IMAGINE YOU have been stranded on an uninhabited island like Tom Hanks in the movie Cast Away, what would you do to get help?

Chances are that you rack your brains to point of desperation and still end up stuck on the island.
The above is a perfect example of when satellite communications takes center-stage.

In fact, satellite communications has fast become commonplace in our lives, assisting journalists, military personnel, mission critical aid workers and anybody who needs communications access to remote areas where terrestrial communications coverage is impossible.

Huge Market Potential

ImageBroadband Global Area Network or BGAN, is touted as the future GSM of satellite terminals.
 

Unit sales of Mobile Satellite Services (MSS) terminals grew from 1,000 in 1980 to over 1 million in 2004.  Demand has been projected to grow at a cumulative annual growth rate of 34.2% through 2010. (Source: Northern Sky Research)

It is little wonder then why Pytheas Conglomerate, an international investment management organization with investment portfolio of approximately US$1.7 billion, has decided to invest up to S$94.69 million cash in Addvalue Technologies, a local mainboard-listed company with a paltry balance sheet of only S$18.5 million in total assets as of 31 March 2008.


Despite its relatively small balance sheet, Addvalue is definitely not one to be taken lightly when it comes to satellite communications technology, the business forte of the company.

Being a key partner to many major players in the satellite communications industry, such as Inmarsat, Thuraya and SingTel, Addvalue is currently one of the only 3 authorized global developers-cum-suppliers, and the only one in Asia, of the portable Broadband Global Area Network (BGAN) satellite terminal.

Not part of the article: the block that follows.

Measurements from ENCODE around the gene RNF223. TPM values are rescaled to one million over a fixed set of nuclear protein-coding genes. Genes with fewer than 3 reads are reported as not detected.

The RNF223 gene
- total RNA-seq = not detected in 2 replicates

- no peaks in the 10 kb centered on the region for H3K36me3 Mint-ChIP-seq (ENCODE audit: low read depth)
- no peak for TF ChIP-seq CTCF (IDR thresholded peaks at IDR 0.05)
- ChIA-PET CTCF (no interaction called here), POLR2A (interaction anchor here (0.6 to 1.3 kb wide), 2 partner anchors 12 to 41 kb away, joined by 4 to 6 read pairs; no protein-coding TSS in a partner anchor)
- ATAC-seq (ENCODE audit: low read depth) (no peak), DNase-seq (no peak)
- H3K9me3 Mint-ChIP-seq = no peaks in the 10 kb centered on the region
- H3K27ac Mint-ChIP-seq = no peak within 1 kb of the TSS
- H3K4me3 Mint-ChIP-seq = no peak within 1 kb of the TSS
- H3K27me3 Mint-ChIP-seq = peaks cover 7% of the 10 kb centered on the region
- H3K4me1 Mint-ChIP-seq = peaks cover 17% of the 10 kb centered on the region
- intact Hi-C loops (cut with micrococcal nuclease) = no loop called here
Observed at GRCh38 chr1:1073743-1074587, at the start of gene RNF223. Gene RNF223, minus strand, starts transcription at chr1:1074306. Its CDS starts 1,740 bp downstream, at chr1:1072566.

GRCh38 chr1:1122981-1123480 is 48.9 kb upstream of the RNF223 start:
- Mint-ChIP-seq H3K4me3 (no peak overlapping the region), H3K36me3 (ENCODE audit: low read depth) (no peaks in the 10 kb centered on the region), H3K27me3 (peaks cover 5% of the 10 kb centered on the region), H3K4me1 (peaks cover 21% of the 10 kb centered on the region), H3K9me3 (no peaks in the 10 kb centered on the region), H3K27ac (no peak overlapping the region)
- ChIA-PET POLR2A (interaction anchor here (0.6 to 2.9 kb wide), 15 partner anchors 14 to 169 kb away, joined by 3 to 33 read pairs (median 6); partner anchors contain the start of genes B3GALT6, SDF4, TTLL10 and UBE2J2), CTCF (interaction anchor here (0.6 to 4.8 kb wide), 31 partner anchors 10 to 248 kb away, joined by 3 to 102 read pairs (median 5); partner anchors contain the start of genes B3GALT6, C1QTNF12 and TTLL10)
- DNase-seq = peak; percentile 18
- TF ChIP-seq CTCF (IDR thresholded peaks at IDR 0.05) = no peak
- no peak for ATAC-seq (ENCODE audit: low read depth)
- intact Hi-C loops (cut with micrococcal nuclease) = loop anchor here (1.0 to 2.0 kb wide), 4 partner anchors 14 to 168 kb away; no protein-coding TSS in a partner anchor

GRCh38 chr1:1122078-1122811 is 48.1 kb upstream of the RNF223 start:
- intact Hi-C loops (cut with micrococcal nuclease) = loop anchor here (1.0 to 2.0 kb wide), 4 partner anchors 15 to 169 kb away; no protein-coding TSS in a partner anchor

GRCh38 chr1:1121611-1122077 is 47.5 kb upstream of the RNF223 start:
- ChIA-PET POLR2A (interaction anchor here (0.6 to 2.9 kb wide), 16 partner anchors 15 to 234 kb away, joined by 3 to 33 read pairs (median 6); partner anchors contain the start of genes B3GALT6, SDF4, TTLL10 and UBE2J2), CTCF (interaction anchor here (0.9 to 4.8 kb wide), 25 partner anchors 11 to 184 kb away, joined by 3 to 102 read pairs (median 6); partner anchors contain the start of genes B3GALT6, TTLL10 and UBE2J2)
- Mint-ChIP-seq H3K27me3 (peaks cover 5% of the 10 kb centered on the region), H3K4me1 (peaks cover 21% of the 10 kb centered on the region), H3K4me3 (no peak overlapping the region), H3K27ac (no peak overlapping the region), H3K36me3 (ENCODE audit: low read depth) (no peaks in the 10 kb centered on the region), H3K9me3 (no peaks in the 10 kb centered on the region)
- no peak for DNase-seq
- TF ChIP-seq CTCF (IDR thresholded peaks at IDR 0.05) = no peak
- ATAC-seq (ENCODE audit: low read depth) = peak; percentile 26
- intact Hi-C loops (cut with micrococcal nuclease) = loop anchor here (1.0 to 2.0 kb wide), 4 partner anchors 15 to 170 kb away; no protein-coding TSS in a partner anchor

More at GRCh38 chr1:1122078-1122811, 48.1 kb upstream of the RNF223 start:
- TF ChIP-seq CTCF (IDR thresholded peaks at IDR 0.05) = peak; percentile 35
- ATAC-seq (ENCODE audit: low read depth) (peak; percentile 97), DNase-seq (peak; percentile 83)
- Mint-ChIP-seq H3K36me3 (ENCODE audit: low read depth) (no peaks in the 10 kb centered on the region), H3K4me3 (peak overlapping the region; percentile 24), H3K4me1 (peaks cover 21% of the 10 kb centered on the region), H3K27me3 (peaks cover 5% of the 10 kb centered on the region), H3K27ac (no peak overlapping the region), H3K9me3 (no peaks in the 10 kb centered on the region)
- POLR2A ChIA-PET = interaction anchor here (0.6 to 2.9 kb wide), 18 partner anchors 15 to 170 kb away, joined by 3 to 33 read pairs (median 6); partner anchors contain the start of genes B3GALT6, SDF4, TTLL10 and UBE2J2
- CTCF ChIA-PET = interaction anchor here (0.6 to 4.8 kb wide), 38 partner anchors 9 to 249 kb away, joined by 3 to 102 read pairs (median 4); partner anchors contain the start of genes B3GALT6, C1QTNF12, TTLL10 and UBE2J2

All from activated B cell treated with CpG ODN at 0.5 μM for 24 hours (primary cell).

Apart from extreme polar areas, BGAN is the world’s first mobile communications service to provide both voice and broadband data simultaneously on a global basis that is dependable and secure.

Touted as the future ‘GSM’ of satellite terminals, its superiority over the other satellite systems lies in its terminals, which are lightweight and can be easily set up by anyone.

BGAN is also the only portable satellite system on the market with better quality and speed for both voice and data services, as well as more attractive airtime rates.

In 2007, London-listed Inmarsat had the world’s largest market share for BGAN satellite services. (Source: TMF Associates)
Addvalue, being one of Inmarsat’s 3 sole equipment partners, is primed to ride on an expected dominance of BGAN-related products and services in the market for satellite communications.

To top it off, the company is able to enjoy low competition due to niche market and high barriers of entry as the business environment for BGAN equipment providers is highly regulated, unlike that of handphones.


ImagePytheas injection allows us to roll out more products, says Addvalue chairman and CEO, Dr Colin Chan.

Beginning Of Something Big


In comparison to its two main rivals, Hughes and Thrane & Thrane, whose total assets stood at $1,648.2m (as of 31 March 08) and $427.6m (as of 30 April 08) respectively, the potential for Addvalue to grow is massive.

With the expected capital injections from Pytheas, Addvalue will be commercially and technologically ready to roll out more products in the upcoming nine months, according to Chairman and CEO Colin Chan in a recent press conference.

Furthermore, Addvalue will be able to capitalise on Pytheas’ wider global reach and strong presence in fast growing markets, in particular the Middle East, Central and Eastern Europe, South America and the African continents, thus enhancing the company’s position as a significant player in global satellite communications.

Originally published at www.sharesinvestment.com , this article is reproduced here as part of a collaboration with NextInsight.

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